'What happened to Health For All by 2000?'

HARARE - With the elections looming so large in our collective consciousness, many policies and slogans are being proffered to the general public, lofty words and heavenly promises are being peddled day in day out.

It saddens us to note that not a lot is being said about the crumbling health sector.

The health of the nation is now an afterthought, something that has been left to NGOs and volunteer groups, in election time a tool in the hand of politicians to win constituencies.

Who will forget our beloved politicians bussing doctors from Harare to go to remote villages to do free treatment on elderly villagers that normally will need to travel a day on foot to see a clinic?

It is very sad to note that this ghost of a system as it now is was at one time hailed as being among one of the best in the developing world. Apparently in 1985 the World Health Organisation declared the Zimbabwean healthcare system as the best in the developing world, this was on the background of a vigorous drive by the government to build and refurbish existing facilities.

With the help of Dr Stamps even before he was a minister, the government had built 321 new health stations, ranging from district hospitals to local clinics, they had also been able to refurbish 550 health stations many of these in the rural areas.

At that time a lot of effort was being put in developing healthcare workers to be able to man these institutions and help people particularly in the rural areas access health care.

Village health workers were trained; nurses were upgraded to clinical officers so that they could do more complicated procedures in the absence of doctors. Those were golden years and we were the envy of the world.

However, this high was short-lived, during Dr Stamps’ second tenure as the minister of Health disaster struck, due to an ill-advised economic structural adjustment programme of the early 90s the country went into a recession and that also took down the healthcare system with it.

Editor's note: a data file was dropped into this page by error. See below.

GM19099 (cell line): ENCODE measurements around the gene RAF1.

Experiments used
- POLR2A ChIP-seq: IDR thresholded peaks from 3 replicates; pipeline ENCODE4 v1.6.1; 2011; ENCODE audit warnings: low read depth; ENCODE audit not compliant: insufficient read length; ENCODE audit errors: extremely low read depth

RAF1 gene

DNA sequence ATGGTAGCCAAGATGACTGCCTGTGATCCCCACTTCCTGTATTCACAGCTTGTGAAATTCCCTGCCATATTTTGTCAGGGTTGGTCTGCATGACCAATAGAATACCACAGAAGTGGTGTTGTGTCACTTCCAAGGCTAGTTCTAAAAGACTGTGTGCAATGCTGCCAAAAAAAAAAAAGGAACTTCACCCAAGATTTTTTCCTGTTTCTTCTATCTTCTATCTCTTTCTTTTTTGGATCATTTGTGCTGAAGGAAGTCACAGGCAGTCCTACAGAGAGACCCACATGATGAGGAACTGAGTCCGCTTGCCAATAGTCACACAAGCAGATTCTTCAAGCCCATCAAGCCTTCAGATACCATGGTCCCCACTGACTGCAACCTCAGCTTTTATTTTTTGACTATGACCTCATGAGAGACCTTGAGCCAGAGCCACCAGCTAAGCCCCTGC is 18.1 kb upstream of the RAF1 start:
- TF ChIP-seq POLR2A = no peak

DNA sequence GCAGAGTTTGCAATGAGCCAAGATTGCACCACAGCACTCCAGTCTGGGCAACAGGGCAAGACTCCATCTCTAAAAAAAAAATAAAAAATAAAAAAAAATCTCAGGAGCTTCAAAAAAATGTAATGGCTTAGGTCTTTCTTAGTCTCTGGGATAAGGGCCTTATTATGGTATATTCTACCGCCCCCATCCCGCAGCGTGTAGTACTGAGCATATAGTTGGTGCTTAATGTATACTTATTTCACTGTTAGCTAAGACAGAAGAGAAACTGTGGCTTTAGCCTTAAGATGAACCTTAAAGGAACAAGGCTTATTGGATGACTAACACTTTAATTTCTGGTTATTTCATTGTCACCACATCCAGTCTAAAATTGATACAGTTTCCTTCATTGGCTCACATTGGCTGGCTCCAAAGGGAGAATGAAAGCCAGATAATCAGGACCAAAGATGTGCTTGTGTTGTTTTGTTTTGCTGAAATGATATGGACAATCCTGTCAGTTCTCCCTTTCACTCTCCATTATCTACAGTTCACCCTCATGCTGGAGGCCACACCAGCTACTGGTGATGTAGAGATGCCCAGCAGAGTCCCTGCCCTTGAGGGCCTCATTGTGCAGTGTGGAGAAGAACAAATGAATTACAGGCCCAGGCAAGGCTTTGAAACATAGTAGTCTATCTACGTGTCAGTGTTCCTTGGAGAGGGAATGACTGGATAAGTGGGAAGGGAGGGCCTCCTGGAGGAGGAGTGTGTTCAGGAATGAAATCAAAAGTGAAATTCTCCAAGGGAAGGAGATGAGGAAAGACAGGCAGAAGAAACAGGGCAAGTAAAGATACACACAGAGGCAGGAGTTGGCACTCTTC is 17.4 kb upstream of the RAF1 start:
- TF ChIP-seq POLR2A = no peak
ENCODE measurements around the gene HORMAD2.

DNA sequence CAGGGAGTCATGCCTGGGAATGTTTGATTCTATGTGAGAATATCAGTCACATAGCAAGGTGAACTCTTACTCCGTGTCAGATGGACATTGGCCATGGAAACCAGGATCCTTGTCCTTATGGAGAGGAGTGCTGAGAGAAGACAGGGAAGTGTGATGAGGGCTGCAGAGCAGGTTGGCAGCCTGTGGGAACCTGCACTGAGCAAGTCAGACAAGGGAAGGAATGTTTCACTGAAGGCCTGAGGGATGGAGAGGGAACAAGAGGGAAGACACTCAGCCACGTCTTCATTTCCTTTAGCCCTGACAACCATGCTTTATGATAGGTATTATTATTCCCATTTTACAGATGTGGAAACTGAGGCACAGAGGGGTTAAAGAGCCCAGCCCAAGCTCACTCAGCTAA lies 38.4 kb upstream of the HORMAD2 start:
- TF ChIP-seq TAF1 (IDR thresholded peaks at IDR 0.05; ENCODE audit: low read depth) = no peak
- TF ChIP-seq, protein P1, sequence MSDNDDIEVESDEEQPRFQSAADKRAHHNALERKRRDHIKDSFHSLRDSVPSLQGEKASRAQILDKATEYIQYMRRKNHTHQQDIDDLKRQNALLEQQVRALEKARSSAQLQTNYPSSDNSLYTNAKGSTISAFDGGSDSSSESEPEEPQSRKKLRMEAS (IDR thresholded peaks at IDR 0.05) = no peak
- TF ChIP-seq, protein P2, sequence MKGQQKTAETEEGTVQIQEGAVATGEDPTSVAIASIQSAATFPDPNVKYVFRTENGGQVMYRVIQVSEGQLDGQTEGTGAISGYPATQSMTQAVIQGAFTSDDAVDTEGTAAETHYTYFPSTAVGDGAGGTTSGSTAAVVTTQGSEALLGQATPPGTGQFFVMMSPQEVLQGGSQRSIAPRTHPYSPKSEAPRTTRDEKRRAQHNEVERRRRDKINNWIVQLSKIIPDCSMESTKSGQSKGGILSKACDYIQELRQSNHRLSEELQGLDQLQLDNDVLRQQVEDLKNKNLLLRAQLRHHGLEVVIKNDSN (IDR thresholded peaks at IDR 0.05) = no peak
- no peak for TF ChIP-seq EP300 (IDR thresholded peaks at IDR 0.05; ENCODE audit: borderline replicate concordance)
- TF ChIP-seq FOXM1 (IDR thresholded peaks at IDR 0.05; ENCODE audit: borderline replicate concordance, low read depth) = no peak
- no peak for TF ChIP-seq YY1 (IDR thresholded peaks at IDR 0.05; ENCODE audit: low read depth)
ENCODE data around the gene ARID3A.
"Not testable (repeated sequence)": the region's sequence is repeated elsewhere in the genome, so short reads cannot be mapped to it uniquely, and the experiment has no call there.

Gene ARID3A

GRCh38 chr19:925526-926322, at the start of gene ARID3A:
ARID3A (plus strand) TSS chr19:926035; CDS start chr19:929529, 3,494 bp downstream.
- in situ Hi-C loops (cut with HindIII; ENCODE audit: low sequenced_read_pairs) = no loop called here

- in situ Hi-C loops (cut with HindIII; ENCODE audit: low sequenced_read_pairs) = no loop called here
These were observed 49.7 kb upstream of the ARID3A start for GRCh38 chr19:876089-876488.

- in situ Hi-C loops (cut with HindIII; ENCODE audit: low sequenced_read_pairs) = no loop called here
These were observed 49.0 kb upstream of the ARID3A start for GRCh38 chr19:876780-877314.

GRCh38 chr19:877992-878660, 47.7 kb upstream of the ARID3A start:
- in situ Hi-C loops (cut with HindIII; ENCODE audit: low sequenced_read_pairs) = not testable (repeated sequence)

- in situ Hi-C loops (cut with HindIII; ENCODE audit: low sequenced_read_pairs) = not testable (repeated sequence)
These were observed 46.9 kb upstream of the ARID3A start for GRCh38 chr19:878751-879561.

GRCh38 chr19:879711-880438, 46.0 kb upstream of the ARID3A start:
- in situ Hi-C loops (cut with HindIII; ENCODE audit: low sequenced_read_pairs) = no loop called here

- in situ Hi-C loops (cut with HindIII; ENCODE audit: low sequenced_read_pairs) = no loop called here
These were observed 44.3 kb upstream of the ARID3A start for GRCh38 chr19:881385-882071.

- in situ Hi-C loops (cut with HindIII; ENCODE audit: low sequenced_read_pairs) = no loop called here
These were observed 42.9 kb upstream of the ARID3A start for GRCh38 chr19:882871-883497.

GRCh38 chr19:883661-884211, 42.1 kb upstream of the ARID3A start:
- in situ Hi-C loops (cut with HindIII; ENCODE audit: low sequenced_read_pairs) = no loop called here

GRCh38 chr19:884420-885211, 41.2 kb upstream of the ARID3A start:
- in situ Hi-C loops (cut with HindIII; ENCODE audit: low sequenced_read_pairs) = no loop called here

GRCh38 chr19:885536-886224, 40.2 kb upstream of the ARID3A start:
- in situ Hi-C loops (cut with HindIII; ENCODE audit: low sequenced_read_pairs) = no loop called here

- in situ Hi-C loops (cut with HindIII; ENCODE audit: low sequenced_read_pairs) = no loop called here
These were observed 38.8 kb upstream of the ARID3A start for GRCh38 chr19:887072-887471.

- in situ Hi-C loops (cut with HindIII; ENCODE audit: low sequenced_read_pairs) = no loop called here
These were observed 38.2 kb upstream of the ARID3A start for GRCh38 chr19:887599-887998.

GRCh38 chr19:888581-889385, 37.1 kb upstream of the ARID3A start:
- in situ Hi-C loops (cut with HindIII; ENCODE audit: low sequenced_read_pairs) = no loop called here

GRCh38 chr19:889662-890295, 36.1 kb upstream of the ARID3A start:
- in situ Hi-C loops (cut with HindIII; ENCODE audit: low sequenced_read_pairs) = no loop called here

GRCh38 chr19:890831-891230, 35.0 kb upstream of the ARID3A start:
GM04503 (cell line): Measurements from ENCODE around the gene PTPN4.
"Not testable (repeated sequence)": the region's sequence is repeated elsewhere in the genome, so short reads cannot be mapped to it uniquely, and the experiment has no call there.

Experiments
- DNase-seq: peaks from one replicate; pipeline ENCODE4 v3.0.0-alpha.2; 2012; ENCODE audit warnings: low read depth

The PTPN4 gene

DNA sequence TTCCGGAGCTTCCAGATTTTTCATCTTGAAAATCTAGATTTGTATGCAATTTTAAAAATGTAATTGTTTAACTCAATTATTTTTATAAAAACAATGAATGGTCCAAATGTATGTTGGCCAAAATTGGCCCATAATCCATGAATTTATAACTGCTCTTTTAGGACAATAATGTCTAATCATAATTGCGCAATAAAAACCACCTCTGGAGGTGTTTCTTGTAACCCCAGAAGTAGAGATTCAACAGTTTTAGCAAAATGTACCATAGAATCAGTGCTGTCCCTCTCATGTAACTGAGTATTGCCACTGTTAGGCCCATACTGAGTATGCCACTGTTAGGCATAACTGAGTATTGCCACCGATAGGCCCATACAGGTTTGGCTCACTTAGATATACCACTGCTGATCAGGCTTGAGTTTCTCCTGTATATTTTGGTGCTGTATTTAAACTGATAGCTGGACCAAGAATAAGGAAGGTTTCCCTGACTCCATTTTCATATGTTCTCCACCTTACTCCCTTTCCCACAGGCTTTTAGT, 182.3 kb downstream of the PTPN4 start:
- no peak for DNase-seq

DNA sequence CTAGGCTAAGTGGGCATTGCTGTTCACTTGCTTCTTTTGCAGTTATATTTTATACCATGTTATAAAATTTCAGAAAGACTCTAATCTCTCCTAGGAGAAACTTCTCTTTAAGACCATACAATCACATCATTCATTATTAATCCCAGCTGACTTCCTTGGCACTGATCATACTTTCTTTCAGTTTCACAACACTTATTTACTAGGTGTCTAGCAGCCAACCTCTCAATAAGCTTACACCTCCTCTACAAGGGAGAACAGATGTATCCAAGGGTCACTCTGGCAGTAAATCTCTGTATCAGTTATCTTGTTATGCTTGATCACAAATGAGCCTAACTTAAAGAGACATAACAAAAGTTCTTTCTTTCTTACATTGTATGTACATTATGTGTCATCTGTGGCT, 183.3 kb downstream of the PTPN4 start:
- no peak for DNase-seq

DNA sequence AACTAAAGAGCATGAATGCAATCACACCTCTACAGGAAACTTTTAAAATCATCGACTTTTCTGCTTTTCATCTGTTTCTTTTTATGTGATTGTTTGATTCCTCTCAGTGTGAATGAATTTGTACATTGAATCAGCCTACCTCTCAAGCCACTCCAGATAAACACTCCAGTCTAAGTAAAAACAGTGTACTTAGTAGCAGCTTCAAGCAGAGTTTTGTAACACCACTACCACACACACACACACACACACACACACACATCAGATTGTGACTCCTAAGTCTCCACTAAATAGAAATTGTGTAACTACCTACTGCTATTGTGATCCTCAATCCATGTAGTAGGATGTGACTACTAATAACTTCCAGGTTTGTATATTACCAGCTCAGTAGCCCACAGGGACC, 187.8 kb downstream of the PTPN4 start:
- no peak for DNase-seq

Due to the recession fewer funds were allocated to the Health ministry.

The social dimension aspect of Esap meant that some of the people were supposed to start paying user fees so that they could subsidise those who could not afford.

This was the start of the calamity we see ourselves in, some of the people who were supposed to be paying these fees had no capacity to do so and at the end of the day they could not access health care.

Slowly resources were eroded, infrastructure destroyed, healthcare workers morale plummeted so did their salaries and that was the beginning of the brain drain among health care professionals.

Fast forward 15 to 20 years later the system is in ruins.

The country is facing newer healthcare challenges, HIV has blossomed to pandemic levels, newer drug resistant strains of TB are now reported in many centres, sporadic but sustained outbreaks of diarrhoeal diseases are reported in many areas, and infant mortality rates are spiralling out of control, and the government lacks the capacity and the will power to act decisively to restore the once thriving health care system.

Budgetary allocations towards healthcare are not enough to start with, though a percentage rise in the percentage allocated was noted, it was 4,2 percent in 2001 and it jumped to 8,5 percent in 2009.

However, this is not enough, the Abuja Declaration of 2000 says that for there to be meaningful transformation and for countries to realise their millennium development goals the budgetary allocations for health must be at least 15 percent of the total budget.

One does not need to go far to see the impact of these disparities, if you visit any public health facility you will definitely see the signs of this, derelict buildings that are a danger themselves to the lives of patients, demoralised staff who have been known to ask for bribes for them to serve you, and the perennial shortage of drugs and other basic sundries even at the country’s largest hospitals.